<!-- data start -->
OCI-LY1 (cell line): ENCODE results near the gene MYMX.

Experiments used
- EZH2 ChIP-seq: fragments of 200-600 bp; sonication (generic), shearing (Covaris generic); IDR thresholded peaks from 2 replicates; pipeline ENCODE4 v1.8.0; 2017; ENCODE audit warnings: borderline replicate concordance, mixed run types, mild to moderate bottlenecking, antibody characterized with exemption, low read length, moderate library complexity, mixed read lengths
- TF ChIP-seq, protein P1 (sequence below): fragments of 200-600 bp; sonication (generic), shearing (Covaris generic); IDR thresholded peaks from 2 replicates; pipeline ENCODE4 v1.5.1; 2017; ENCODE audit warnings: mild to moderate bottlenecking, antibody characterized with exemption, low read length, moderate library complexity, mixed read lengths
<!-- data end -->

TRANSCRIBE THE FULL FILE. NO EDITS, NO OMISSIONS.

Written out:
OCI-LY1 (cell line): ENCODE results near the gene MYMX.

Experiments used
- EZH2 ChIP-seq: fragments of 200-600 bp; sonication (generic), shearing (Covaris generic); IDR thresholded peaks from 2 replicates; pipeline ENCODE4 v1.8.0; 2017; ENCODE audit warnings: borderline replicate concordance, mixed run types, mild to moderate bottlenecking, antibody characterized with exemption, low read length, moderate library complexity, mixed read lengths
- TF ChIP-seq, protein P1 (sequence below): fragments of 200-600 bp; sonication (generic), shearing (Covaris generic); IDR thresholded peaks from 2 replicates; pipeline ENCODE4 v1.5.1; 2017; ENCODE audit warnings: mild to moderate bottlenecking, antibody characterized with exemption, low read length, moderate library complexity, mixed read lengths